In my last post I discussed the reasons for children’s misbehavior. According to Psychologist Alfred Adler, misbehavior is just a misguided attempt to achieve either significance (personal power) or belonging(uniqueness or specialness).
Now we need a prescription to meet those needs. As we consider this, think preventative care in contrast to urgent care. Just like we wash our hands out of habit to prevent getting the flu; we want to develop habits as parents that will help prevent our children’s acting out behavior.
Meeting Your Child’s Need for Significance
A child’s misguided attempt to achieve significance can look like obstinance, badgering, back-talk, negotiating, or any other behavior which invites a power struggle. So how do we address this need in a positive way before our child acts out?
Ban the Boss
In an attempt to manage the chaos of our busy lives, many of us take on the role of Mom-as- CEO. And while this may feel like an effective strategy to get everything done, it can feel extremely disempowering and disrespectful to children. Use non-controlling language whenever possible.
When we offer choices in lieu of controlling directives, we are empowering our kids and giving them the experience of having some personal control in their lives. Choices can be simple, small and made throughout the day, but must have two options that you can live with. So the choice (as it pertains to homework for example), isn’t whether they will do their homework, but rather when (before or after practice) and where (in their bedroom or at the kitchen counter).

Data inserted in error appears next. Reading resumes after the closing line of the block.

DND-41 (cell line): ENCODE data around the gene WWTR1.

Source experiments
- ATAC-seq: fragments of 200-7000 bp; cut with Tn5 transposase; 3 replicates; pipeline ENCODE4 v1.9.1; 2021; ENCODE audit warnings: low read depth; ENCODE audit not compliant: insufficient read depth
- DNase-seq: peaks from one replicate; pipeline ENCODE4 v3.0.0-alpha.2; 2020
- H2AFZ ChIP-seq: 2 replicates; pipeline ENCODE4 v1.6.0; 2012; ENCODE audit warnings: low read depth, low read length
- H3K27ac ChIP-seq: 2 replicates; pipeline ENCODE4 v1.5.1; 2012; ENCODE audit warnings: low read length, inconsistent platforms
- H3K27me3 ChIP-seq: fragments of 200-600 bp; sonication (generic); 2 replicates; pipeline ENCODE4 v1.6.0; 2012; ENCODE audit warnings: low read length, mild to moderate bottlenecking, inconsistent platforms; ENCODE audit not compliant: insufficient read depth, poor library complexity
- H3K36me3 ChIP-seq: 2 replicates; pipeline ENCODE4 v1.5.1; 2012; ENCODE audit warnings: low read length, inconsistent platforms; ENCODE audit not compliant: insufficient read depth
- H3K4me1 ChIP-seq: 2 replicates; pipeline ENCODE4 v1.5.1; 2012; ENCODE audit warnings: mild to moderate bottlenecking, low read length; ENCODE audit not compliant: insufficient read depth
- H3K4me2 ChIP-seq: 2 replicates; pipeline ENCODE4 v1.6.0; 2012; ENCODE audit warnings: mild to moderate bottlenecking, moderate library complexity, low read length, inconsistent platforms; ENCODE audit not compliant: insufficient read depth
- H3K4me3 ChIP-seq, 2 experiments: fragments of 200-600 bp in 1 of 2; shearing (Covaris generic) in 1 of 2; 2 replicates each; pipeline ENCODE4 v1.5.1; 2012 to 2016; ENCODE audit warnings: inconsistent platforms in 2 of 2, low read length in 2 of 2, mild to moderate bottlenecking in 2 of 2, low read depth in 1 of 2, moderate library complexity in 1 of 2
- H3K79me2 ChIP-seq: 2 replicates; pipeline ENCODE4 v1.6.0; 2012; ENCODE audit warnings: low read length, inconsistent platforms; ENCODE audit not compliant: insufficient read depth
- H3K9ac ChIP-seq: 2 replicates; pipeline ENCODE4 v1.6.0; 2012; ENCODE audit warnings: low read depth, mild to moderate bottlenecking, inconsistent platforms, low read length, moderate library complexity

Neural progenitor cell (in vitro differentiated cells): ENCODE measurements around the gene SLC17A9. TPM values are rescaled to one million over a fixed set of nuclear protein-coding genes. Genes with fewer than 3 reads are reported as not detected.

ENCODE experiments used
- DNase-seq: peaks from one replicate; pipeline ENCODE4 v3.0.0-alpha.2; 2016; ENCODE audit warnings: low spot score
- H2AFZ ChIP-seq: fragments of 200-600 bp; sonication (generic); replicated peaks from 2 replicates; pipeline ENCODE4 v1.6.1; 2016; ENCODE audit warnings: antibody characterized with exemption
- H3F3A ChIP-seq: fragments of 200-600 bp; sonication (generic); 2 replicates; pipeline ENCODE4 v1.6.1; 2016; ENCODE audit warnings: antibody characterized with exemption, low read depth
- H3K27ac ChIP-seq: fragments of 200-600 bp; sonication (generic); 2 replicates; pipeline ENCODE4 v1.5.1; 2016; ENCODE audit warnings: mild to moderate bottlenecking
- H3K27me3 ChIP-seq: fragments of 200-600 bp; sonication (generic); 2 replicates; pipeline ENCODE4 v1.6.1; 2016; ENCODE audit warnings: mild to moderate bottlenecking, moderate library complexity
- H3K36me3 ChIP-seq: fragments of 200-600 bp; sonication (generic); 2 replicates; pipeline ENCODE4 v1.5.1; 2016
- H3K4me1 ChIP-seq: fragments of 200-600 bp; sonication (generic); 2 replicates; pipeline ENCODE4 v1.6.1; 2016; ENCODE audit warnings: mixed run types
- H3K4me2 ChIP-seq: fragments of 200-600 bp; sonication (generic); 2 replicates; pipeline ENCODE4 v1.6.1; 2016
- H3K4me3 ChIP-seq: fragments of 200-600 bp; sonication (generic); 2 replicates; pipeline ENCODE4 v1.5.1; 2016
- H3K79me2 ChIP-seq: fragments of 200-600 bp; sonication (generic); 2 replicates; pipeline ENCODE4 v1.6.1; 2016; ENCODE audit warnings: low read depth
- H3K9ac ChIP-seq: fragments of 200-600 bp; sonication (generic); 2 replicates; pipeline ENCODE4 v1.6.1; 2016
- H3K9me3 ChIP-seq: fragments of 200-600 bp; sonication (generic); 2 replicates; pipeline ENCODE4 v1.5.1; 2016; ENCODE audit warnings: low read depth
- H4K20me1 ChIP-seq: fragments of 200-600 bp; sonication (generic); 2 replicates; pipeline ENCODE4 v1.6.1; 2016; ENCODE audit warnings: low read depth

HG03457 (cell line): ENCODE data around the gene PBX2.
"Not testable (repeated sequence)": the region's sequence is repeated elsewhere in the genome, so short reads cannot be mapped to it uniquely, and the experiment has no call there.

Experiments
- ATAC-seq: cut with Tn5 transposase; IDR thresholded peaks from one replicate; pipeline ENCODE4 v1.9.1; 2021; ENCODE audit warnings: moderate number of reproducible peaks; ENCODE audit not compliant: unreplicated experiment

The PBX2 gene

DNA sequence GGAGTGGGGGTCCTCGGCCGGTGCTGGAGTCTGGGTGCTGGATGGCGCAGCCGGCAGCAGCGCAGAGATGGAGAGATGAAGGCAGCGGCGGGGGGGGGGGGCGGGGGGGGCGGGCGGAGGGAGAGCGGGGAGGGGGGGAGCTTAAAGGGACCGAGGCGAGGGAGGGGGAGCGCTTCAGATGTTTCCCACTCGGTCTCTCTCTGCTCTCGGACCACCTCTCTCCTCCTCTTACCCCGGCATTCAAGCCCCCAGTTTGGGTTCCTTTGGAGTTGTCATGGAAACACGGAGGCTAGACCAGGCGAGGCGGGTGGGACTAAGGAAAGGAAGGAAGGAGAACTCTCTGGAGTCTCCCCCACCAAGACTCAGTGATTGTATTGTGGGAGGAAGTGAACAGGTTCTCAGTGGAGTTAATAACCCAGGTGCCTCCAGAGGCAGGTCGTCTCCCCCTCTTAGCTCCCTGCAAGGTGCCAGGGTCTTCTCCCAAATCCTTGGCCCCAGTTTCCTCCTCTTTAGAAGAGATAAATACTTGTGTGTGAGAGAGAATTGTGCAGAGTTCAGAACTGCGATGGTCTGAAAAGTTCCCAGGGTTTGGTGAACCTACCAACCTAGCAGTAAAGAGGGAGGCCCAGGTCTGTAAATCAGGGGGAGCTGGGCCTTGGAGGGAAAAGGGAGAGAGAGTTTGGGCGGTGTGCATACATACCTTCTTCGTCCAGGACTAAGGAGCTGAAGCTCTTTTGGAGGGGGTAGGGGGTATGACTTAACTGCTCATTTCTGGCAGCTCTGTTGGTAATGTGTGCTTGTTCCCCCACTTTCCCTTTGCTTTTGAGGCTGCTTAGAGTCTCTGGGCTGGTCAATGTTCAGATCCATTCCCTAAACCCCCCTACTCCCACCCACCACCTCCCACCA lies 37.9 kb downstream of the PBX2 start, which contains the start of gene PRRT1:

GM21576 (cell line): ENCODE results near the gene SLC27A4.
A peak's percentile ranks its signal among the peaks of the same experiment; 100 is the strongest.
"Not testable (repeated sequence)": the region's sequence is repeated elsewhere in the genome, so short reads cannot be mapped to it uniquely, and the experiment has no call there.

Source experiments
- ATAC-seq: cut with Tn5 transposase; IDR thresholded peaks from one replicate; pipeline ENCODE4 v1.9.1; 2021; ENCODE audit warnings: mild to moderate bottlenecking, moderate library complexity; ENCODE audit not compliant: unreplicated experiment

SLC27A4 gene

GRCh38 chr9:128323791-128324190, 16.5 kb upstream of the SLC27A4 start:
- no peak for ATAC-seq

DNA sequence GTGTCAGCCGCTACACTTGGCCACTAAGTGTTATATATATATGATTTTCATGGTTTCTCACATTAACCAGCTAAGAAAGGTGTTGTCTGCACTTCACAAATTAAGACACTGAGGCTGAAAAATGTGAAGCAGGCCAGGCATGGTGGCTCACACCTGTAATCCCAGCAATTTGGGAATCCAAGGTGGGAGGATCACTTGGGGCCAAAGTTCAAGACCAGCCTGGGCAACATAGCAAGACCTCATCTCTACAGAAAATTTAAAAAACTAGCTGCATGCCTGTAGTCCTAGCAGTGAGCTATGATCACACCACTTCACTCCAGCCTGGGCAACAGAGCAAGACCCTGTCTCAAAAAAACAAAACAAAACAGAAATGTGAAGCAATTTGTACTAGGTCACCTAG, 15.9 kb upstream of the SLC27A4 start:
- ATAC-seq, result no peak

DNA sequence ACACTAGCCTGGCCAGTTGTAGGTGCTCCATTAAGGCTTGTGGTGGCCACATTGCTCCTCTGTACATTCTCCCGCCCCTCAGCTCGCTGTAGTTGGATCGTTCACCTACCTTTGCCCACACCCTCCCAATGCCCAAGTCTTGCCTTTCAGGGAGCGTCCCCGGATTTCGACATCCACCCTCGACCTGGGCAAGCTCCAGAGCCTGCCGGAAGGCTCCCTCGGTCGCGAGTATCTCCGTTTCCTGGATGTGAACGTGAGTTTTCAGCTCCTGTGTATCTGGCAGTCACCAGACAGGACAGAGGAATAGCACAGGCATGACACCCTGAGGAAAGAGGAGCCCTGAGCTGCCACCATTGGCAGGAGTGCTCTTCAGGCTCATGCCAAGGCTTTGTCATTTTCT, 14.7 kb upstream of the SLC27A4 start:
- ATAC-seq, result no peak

Meeting Your Child’s Need for Belonging
Alternatively, when a child is trying to achieve belonging in negative ways, their behavior may look like interrupting, clinging, whining, helplessness, or any other attention-seeking behavior. The following techniques address this need in a more positive manner:
Unlike a special outing or treat, this requires nothing more extraordinary than simply taking 10 minutes out of your day, twice a day to spend it 1:1 with each of your children. When we give our kids uninterrupted, individual attention, even in short bursts, we are giving them the message that they are important and special. Allow your child to pick the activity (something simple like Uno, playing catch, or reading together) and try to make your time as consistent as possible so that your child can anticipate when it will happen.
When we listen with our full attention, without judgment or comment, we are expressing to our children that what they have tosay is the most important thing in that moment. “Listen earnestly to anything your children want to tell you, no matter what. If you don't listen eagerly to the little stuff when they are little, they won't tell you the big stuff when they are big, because to them all of it has always been big stuff.” ~Catherine M. Wallace
When we take the time to use these 4 simple techniques in a consistent manner, we are building healthy habits to forge relationships of trust and connection with our children. They feel empowered and special, and their need to get our attention with misbehavior diminishes.
So next time your child is acting out, consider what they are really trying to tell you.